Dear Home Buyer, It's Not Monopoly Money
Monday May 28th, 2018
People get hung up on all kinds of things during a real estate transaction. Preconceived notions of good and bad often blind people from the bigger picture, and emotion almost always runs amok.
One of the things people get hung up on are seller paid closing cost. Many buyers mistakenly think the seller must pay their closing cost. This is simply not true. Paying the buyer’s closing cost is the buyer's responsibility. However, your real estate agent may be able to negotiate seller paid closing cost.
It is strictly up to the seller whether or not they will be willing or able to pay buyer closing cost.
Let’s take a look at the basics of seller paid closing cost.
What Are Seller Paid Closing Cost
Seller paid closing cost means that the seller will credit the buyer of a home a certain amount of money towards their closing cost.
Closing costs are fees associated with your home purchase that are paid at the closing of a real estate transaction. Closing is the point in time when the parties consummate the purchase contract, and ownership of the property is transferred to the buyer. Closing cost are incurred by either the buyer or seller.
How Much Will The Seller Pay
If receiving a FHA loan to finance your home lenders will allow you as a buyer to receive a closing cost credit from the seller up to the equivalent of 6% of the purchase price of the home that you are buying. If receiving a conventional loan the maximum allowed is 3% of the purchase price of the home you are buying. For example if you are purchasing a $200,000 home the maximum a seller would be allowed to pay if you are obtaining a FHA loan is $12,000, if you are receiving conventional financing the maximum would be $6,000.
The amount a seller may actually pay generally depends on a number of factors such as market conditions and norms. If you live in a hot area where prices are climbing, inventory is low and competition is intense, then you might get the seller to pick up very little of the closing cost. In other areas, paying buyer’s closing costs might be an absolute must. And then there’s a whole bunch of areas that fall somewhere in between.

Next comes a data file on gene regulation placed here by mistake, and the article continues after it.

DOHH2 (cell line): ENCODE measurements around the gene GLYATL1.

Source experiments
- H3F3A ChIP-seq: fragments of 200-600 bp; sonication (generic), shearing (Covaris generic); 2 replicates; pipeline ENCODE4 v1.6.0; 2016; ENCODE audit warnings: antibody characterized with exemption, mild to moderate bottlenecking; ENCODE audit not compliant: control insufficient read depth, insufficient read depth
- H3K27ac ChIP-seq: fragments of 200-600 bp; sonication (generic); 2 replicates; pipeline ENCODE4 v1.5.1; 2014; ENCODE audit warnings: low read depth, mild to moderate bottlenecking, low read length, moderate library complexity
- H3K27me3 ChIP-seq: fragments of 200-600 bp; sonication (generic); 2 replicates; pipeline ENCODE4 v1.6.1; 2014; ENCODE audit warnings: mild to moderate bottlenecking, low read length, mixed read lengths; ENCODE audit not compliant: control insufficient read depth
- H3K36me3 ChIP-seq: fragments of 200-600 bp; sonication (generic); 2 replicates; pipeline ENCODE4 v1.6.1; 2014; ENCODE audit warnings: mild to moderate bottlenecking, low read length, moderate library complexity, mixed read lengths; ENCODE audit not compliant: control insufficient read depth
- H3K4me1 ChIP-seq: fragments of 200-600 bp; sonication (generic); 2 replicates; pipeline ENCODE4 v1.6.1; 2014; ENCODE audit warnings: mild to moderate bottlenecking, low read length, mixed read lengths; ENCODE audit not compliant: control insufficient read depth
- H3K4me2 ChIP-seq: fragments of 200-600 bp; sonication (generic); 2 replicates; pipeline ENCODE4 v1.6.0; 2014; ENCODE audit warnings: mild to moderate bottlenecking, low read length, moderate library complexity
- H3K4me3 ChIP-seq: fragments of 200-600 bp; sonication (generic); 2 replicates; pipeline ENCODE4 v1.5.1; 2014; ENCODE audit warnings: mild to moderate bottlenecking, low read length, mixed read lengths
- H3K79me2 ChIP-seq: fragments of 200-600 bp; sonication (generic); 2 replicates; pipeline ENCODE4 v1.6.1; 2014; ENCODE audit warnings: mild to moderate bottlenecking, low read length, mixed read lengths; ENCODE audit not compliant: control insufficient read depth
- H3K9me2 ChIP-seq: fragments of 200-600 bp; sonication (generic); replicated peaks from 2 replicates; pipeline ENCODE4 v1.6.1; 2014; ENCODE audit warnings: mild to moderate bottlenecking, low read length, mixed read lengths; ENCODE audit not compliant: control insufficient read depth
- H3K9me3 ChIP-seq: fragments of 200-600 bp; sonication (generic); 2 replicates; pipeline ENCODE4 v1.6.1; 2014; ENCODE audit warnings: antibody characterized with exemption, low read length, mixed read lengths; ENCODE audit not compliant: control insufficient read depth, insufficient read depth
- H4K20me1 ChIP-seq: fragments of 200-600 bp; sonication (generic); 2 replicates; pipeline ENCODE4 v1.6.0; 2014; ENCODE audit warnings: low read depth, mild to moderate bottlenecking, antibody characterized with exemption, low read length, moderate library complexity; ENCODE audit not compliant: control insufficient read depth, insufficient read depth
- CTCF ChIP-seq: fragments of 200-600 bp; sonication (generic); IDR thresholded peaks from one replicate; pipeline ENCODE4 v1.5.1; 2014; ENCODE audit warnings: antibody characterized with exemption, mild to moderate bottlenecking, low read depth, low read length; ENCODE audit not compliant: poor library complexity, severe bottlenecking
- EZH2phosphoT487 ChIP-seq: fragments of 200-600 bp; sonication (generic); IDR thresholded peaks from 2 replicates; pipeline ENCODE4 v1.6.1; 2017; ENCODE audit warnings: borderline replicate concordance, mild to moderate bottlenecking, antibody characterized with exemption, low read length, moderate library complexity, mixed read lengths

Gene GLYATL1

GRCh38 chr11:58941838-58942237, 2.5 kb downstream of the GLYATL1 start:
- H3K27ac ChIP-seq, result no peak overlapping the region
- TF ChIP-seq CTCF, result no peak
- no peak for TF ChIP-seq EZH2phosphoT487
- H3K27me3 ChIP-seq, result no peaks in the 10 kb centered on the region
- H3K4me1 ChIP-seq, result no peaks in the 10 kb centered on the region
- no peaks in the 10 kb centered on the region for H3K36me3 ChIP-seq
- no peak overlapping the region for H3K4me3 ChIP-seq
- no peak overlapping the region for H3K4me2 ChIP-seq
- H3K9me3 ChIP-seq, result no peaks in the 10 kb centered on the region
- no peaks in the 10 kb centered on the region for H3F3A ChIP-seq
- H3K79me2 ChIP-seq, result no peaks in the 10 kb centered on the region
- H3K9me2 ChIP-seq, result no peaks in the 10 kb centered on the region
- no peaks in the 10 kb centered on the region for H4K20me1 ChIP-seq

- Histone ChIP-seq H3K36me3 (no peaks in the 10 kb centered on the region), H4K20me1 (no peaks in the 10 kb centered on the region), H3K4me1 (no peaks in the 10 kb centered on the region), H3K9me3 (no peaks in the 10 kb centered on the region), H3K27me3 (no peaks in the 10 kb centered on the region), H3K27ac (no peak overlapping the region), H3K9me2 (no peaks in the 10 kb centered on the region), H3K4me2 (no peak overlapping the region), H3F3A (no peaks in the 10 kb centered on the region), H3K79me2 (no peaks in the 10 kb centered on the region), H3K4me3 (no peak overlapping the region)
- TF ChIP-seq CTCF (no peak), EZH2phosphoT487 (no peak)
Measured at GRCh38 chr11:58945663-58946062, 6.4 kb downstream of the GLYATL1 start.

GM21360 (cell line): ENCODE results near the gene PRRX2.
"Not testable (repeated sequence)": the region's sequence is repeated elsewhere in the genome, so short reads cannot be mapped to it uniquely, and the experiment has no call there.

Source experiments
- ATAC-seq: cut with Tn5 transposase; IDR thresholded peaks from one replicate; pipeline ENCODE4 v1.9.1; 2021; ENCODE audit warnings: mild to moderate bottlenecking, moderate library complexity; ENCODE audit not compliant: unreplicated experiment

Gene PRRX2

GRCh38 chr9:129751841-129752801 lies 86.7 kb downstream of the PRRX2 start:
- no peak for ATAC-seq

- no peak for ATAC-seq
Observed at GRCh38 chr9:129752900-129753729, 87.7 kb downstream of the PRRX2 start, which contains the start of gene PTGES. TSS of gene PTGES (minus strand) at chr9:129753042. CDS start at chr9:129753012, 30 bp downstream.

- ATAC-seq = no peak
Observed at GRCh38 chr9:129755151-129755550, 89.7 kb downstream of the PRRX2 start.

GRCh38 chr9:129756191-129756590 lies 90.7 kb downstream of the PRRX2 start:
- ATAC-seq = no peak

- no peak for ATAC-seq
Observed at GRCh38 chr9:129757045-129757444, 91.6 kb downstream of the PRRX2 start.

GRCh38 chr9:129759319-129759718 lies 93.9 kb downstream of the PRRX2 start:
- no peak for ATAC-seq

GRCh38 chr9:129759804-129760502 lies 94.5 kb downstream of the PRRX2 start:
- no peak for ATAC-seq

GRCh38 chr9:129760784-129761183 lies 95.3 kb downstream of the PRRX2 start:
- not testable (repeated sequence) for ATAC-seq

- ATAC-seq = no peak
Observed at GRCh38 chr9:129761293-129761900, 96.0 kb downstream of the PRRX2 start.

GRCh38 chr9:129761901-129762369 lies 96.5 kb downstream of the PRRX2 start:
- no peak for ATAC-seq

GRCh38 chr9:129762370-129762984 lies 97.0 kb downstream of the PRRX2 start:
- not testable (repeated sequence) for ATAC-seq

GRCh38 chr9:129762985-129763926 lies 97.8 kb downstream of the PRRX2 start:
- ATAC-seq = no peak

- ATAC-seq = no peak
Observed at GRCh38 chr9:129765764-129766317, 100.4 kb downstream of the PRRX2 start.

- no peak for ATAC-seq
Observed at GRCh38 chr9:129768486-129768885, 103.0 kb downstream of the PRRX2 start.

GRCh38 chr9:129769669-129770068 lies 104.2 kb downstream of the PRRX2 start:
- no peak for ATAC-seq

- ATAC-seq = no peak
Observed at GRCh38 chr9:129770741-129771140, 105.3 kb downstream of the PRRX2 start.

Why Would A Seller Pay A Buyer’s Closing Cost
Cutting to the chase -paying a home buyer’s closing costs could mean selling their home faster and put more money in the seller’s pocket.
Offering or at least being willing to pay a buyer’s closing costs increases the number of potential buyers for a home. More potential buyers equals more competition, which leads to a faster sale and possibly a higher price.
That still doesn’t mean that a seller will absolutely pay a home buyer’s closing cost . Suppose a seller receives three offers on their home for $300,000. If one offer is asking for $9,000 in closing help and another is asking for $18,000 in closing help, and the other is asking for zero in closing help, then it’s a no brainer. The seller is going to go with the offer that nets them the most money. The seller’s goal is to get the highest net price they can.
For instance if the sales price is $305,000 and the buyer offers $300,000 and ask the seller to pay $9,000 closing cost. The net offer to the seller is actually $291,000. If the buyer offers $300,000 and ask the seller to pay $18,0000 closing cost - the net to the seller is actually $282,000. But if the buyer asks for no closing cost the net to the seller is $300,000.
Bottom Line: It’s Not Monopoly Money
As I mentioned earlier a seller is not obligated to pay a buyer’s closing cost. With that said a buyer should remember that the closing cost credit is not monopoly money. While it may seem like just a credit to you. It is the sellers cold hard cash.
Buyer’s be grateful. The seller has in fact given you a cash gift as this is less money that you need to bring to the closing table for the purchase of your home. If a seller agrees to give you a $5,000 credit toward your closing cost. This is actually $5,000 less that the seller will receive at the closing table.